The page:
230 films skedded for the fest
The Karlovy Vary Film Festival will highlight emerging directors making striking statements about the struggle for meaning and love, organizers said Tuesday, rolling out the list of 15 films competing for the Crystal Globe.
With 230 films, including 14 world preems and 39 European preems skedded for the fest, which takes over the sleepy West Bohemian spa town of Karlovy Vary for nine days, even more fans will be joining the usual pilgrimage to the cinemas of the communist-era Hotel Thermal.
The focus is far from star vehicles, said fest’s Julieta Zacharova, calling the entrants “very strong filmmakers with very strong stories,” many of which tend to turn on family relationships and “characters in search of happiness.”
Juried by the likes of Czech actor Karel Roden, New York’s MoMA curator Laurence Kurdish and Steven Soderbergh scribe Coleman Hough (“Full Frontal” and “Bubble”), the films seem in sync with an increasingly progressive agenda at the 41st Karlovy Vary.
Fest artistic director Eva Zaoralova said the collection “should represent the countries,” adding the films provide auds with a rare chance to see work otherwise nearly impossible to find in Central Europe.
Among the competition films generating buzz are the Czech Republic’s “Beauty in Trouble,” a noirish love triangle penned by helmer Jan Hrebejk’s longtime scribe Petr Jarchovsky; “Love Talk,” set in a dream-like Los Angeles by Korean helmer Lee Yoon-Ki; “Destiny,” Argentinean helmer Miguel Pereira’s tale about a fugitive adopting a new identity; and “Transit,” a Russian WWII flier tale by Alexander Rogozhkin.
The docu competition looks equally diverse, with nine entries in the over-30-minutes category with subjects ranging from Brazilian cattle callers to the siege of Leningrad, via Slovak Carpathian minorities.
The under-30-minute group, with 10 docs, explore Sufism in Pakistan, house selling in the shadow of Prague Castle and the 90-year-old Spanish expressionist Uwe Grumman.
Fest’s guest list includes Matthew Barney, screening his art cycle “Cremaster”; Luc Besson, presenting “Angel-A”; and Terry Gilliam, unspooling “Tideland.”
South Korea’s Kim Ki-duk, a perennial fest fave, will open the event June 30 with the preem of his noncompeting film “Time,” setting the tone for another preem, Brazilian Andrucha Waddington’s “House of Sand.”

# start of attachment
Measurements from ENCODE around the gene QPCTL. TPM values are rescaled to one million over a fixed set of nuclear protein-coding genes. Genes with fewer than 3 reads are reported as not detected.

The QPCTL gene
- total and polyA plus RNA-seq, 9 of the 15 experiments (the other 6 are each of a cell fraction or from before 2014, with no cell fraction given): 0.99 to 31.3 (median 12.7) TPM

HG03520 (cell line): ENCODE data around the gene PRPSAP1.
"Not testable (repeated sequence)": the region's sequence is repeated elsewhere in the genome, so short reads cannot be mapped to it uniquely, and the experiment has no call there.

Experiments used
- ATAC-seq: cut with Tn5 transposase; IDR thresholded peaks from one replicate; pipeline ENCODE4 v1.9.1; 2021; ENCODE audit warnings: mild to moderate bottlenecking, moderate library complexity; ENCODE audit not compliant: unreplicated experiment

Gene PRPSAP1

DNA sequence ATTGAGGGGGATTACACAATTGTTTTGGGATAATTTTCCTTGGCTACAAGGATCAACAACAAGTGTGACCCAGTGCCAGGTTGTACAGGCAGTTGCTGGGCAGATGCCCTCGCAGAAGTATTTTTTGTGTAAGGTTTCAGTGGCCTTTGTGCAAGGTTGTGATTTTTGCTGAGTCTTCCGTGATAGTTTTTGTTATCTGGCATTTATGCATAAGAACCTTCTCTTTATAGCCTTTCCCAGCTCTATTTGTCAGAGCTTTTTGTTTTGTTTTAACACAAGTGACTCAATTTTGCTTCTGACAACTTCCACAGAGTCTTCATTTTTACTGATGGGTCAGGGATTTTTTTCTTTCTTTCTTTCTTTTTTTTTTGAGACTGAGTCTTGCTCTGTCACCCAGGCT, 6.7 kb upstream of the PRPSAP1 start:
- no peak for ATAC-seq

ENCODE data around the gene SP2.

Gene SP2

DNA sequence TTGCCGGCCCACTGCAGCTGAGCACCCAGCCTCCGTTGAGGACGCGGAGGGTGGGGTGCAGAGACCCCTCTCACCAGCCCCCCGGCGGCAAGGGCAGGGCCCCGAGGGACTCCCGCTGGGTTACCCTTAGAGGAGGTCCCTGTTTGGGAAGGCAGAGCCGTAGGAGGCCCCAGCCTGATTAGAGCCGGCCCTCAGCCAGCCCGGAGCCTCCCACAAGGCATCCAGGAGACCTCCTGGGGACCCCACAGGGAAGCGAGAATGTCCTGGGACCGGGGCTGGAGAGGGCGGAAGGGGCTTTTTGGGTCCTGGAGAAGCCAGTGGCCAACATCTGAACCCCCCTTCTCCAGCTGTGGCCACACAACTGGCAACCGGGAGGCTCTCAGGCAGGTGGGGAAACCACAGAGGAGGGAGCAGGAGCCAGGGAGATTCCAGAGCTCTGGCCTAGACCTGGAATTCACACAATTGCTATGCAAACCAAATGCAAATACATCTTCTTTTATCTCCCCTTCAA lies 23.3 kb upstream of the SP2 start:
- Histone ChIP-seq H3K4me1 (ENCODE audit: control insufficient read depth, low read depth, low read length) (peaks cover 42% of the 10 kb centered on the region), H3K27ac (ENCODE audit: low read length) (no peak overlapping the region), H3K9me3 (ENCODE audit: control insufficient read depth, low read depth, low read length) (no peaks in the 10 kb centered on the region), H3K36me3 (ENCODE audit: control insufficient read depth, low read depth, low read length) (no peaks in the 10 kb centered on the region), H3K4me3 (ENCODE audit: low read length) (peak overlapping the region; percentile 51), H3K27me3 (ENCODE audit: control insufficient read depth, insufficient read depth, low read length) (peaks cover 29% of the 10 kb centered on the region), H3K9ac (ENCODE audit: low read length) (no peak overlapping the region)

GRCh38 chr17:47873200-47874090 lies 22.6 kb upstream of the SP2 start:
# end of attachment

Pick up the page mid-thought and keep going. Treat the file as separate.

The new Crystal Globe category East of the West, featuring films from the former East Bloc, preems Milena Andonova’s Bulgarian film “Monkeys in Winter” and “Tomorrow Morning” by Oleg Novkovic of Serbia-Montenegro.
As usual, 10 of Europe’s most distinctive talents will get exposure in the Variety Critics’ Choice: Europe Now! sidebar, including helmer Steen Agro and his Czech/U.K. comic caper film “Shut Up and Shoot Me.”
Six debuts unspool in this section, co-sponsored by European Film Promotion and the European Union’s Media program, all intended to nurture promising talent.
Crystal Globe contenders:
Destiny, Miguel Pereira, Argentina
This Girl is Mine, Virginie Wagon, France
Beauty in Trouble, Jan Hrebejk, Czech Republic
Love Talk, Lee Yoon-Ki, South Korea
Mezcal, Ignacio Ortiz, Mexico
Mouth to Mouth, Bjorn Runge, Sweden/Denmark
Christmas Tree Upside Down, Ivan Cherkelov and Vassil
Several People, Little Time, Andrzej Baranski, Poland
Transit, Alexander Rogozhkin, Russia
Reprise, Joachim Trier, Norway
Goodbye Life, Ensieh Shah-Hosseini, Iran
Sherrybaby, Laurie Collyer, U.S.
Frozen City, Aku Louhimies, Finland
My Quick Way Out, Miguel Albaladejo, Spain
Winter Journey, Hans Steinbichler, Germany
Variety Critics’ Choice: Europe Now! 2006:
Baba’s Cars by Rafael Edholm, Sweden, second film
Evil by Yorgos Noussias, Greece, first film
FC Venus by Joona Tena, Finland, first film
Fresh Air by Ágnes Kocsis, Hungary, first film
Hotel Harabati by Brice Cauvin, France, first film
I Am by Dorota Kedzierzawska, Poland, fourth film
Isolated by David Marqués, Spain, second film
KussKuss -Your Happiness Depends on Me by Sören Senn, Germany/Switzerland, first film
Schnitzel Paradise by Martin Koolhoven, Netherlands, fourth film
Shut Up and Shoot Me by Steen Agro, Czech Republic/U.K., first film